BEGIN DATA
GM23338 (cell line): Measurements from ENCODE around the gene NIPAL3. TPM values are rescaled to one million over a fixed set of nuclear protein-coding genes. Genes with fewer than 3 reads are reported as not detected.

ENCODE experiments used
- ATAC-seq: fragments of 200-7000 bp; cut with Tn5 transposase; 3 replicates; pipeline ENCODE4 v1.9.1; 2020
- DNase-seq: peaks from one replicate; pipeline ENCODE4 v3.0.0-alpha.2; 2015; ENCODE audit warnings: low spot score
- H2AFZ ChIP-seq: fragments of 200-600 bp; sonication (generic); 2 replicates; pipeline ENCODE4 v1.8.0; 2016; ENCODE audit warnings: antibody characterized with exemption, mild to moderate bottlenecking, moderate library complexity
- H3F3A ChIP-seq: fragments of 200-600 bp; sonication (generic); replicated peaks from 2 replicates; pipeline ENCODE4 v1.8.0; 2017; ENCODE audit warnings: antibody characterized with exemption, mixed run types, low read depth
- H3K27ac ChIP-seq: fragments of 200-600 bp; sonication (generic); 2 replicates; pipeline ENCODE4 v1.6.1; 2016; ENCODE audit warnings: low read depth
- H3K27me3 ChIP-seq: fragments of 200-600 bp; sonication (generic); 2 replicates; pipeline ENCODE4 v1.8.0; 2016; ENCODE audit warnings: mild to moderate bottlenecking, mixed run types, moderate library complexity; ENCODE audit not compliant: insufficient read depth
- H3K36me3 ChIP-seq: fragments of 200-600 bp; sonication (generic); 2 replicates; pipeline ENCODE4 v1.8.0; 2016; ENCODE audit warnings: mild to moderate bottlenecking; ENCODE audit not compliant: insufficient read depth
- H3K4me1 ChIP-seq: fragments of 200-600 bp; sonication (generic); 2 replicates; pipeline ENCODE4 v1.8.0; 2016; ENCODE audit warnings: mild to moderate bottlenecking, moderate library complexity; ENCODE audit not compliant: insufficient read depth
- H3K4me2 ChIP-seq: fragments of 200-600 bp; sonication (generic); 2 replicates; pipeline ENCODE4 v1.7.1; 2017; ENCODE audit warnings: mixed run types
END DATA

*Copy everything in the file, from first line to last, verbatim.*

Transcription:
GM23338 (cell line): Measurements from ENCODE around the gene NIPAL3. TPM values are rescaled to one million over a fixed set of nuclear protein-coding genes. Genes with fewer than 3 reads are reported as not detected.

ENCODE experiments used
- ATAC-seq: fragments of 200-7000 bp; cut with Tn5 transposase; 3 replicates; pipeline ENCODE4 v1.9.1; 2020
- DNase-seq: peaks from one replicate; pipeline ENCODE4 v3.0.0-alpha.2; 2015; ENCODE audit warnings: low spot score
- H2AFZ ChIP-seq: fragments of 200-600 bp; sonication (generic); 2 replicates; pipeline ENCODE4 v1.8.0; 2016; ENCODE audit warnings: antibody characterized with exemption, mild to moderate bottlenecking, moderate library complexity
- H3F3A ChIP-seq: fragments of 200-600 bp; sonication (generic); replicated peaks from 2 replicates; pipeline ENCODE4 v1.8.0; 2017; ENCODE audit warnings: antibody characterized with exemption, mixed run types, low read depth
- H3K27ac ChIP-seq: fragments of 200-600 bp; sonication (generic); 2 replicates; pipeline ENCODE4 v1.6.1; 2016; ENCODE audit warnings: low read depth
- H3K27me3 ChIP-seq: fragments of 200-600 bp; sonication (generic); 2 replicates; pipeline ENCODE4 v1.8.0; 2016; ENCODE audit warnings: mild to moderate bottlenecking, mixed run types, moderate library complexity; ENCODE audit not compliant: insufficient read depth
- H3K36me3 ChIP-seq: fragments of 200-600 bp; sonication (generic); 2 replicates; pipeline ENCODE4 v1.8.0; 2016; ENCODE audit warnings: mild to moderate bottlenecking; ENCODE audit not compliant: insufficient read depth
- H3K4me1 ChIP-seq: fragments of 200-600 bp; sonication (generic); 2 replicates; pipeline ENCODE4 v1.8.0; 2016; ENCODE audit warnings: mild to moderate bottlenecking, moderate library complexity; ENCODE audit not compliant: insufficient read depth
- H3K4me2 ChIP-seq: fragments of 200-600 bp; sonication (generic); 2 replicates; pipeline ENCODE4 v1.7.1; 2017; ENCODE audit warnings: mixed run types